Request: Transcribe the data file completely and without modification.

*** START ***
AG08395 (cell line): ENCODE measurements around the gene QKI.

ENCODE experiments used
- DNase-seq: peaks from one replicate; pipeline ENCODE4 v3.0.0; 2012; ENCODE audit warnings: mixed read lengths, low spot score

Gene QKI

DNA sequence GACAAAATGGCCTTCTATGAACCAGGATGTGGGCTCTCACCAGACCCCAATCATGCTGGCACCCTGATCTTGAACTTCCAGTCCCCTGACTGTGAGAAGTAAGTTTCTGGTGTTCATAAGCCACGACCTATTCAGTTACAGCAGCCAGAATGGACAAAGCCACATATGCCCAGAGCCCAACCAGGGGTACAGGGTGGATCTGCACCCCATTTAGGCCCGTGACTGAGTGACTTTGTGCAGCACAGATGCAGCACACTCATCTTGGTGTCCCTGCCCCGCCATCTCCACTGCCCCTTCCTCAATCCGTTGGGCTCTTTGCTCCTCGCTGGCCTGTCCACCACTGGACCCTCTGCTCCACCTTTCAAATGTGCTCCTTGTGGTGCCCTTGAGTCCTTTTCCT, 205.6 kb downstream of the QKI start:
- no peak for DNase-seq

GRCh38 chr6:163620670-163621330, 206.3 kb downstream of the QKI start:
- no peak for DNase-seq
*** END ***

AG08395 (cell line): ENCODE measurements around the gene QKI.

ENCODE experiments used
- DNase-seq: peaks from one replicate; pipeline ENCODE4 v3.0.0; 2012; ENCODE audit warnings: mixed read lengths, low spot score

Gene QKI

DNA sequence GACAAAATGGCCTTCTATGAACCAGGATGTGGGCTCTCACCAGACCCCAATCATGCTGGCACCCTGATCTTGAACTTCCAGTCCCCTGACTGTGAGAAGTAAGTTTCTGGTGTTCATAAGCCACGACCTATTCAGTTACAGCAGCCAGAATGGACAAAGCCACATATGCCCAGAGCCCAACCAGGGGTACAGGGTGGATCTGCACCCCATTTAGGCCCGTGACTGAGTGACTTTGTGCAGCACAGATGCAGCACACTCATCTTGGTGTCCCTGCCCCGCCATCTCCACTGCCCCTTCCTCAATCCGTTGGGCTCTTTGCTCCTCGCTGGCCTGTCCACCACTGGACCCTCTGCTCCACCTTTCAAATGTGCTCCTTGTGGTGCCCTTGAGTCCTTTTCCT, 205.6 kb downstream of the QKI start:
- no peak for DNase-seq

GRCh38 chr6:163620670-163621330, 206.3 kb downstream of the QKI start:
- no peak for DNase-seq